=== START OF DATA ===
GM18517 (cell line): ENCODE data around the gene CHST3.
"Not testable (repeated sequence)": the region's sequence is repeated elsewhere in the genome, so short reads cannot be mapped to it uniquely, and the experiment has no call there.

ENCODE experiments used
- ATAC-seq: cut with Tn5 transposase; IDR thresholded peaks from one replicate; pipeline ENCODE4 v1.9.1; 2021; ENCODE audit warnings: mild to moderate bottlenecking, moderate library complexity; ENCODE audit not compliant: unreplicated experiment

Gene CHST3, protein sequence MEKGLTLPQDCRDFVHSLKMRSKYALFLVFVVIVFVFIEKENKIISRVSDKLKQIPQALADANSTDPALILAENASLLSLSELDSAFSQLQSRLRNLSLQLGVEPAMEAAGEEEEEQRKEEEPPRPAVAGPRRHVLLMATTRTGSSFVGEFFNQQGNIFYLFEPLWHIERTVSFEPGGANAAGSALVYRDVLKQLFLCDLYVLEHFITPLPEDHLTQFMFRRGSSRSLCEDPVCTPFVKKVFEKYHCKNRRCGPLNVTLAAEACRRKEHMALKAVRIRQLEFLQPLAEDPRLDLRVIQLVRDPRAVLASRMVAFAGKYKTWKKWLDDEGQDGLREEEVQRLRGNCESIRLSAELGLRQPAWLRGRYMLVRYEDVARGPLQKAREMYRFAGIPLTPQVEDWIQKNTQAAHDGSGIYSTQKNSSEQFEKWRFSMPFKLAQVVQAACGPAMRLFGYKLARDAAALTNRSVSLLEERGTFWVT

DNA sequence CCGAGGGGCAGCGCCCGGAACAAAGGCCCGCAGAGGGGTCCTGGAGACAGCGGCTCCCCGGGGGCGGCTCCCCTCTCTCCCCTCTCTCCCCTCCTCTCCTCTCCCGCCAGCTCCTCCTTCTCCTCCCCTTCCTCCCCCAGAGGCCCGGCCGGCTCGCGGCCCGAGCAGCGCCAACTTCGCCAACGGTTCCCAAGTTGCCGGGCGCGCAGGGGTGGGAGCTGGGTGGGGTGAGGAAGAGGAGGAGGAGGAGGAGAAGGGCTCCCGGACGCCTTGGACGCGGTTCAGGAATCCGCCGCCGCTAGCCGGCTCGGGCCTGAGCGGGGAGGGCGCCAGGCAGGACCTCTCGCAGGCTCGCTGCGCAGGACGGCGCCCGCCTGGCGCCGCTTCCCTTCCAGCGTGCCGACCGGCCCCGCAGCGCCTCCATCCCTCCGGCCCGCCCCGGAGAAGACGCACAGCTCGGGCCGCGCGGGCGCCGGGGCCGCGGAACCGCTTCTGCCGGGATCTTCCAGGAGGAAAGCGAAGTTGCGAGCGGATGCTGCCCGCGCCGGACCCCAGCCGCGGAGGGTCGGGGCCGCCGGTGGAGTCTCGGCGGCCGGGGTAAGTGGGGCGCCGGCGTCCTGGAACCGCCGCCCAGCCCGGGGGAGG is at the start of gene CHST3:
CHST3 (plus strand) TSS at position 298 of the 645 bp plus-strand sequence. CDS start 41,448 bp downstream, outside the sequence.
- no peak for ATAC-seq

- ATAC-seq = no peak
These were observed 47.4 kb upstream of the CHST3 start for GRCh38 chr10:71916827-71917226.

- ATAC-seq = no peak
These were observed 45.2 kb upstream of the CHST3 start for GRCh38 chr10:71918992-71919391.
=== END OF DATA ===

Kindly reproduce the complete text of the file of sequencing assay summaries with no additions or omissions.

GM18517 (cell line): ENCODE data around the gene CHST3.
"Not testable (repeated sequence)": the region's sequence is repeated elsewhere in the genome, so short reads cannot be mapped to it uniquely, and the experiment has no call there.

ENCODE experiments used
- ATAC-seq: cut with Tn5 transposase; IDR thresholded peaks from one replicate; pipeline ENCODE4 v1.9.1; 2021; ENCODE audit warnings: mild to moderate bottlenecking, moderate library complexity; ENCODE audit not compliant: unreplicated experiment

Gene CHST3, protein sequence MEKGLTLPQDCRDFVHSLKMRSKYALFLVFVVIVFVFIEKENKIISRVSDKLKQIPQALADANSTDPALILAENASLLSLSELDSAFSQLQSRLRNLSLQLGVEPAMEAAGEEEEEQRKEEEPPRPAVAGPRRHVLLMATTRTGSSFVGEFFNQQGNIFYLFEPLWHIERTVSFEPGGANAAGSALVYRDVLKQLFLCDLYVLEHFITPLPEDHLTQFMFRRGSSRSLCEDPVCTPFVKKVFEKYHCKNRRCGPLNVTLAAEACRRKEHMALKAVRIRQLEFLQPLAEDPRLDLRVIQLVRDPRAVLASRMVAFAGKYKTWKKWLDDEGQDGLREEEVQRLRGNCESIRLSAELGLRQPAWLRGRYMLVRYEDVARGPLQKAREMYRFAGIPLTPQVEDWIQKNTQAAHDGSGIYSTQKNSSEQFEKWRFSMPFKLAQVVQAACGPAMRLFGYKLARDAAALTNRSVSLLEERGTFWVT

DNA sequence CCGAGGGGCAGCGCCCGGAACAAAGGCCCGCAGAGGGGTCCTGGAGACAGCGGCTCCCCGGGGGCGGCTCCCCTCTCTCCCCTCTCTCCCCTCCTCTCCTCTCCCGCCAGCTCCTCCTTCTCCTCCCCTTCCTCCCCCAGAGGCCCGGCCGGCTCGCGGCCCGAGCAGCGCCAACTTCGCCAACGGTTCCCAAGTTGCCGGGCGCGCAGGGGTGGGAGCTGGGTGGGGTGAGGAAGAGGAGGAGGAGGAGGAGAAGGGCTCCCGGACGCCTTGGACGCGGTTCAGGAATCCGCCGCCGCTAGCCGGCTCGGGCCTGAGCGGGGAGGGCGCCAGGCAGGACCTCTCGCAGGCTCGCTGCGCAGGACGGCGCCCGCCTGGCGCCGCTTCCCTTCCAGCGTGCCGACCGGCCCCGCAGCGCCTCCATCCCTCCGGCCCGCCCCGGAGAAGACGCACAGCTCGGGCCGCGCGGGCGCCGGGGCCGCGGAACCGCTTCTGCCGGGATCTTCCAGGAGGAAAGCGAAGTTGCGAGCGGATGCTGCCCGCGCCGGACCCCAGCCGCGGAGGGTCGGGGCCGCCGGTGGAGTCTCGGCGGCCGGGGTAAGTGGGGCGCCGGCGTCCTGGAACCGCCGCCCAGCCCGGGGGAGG is at the start of gene CHST3:
CHST3 (plus strand) TSS at position 298 of the 645 bp plus-strand sequence. CDS start 41,448 bp downstream, outside the sequence.
- no peak for ATAC-seq

- ATAC-seq = no peak
These were observed 47.4 kb upstream of the CHST3 start for GRCh38 chr10:71916827-71917226.

- ATAC-seq = no peak
These were observed 45.2 kb upstream of the CHST3 start for GRCh38 chr10:71918992-71919391.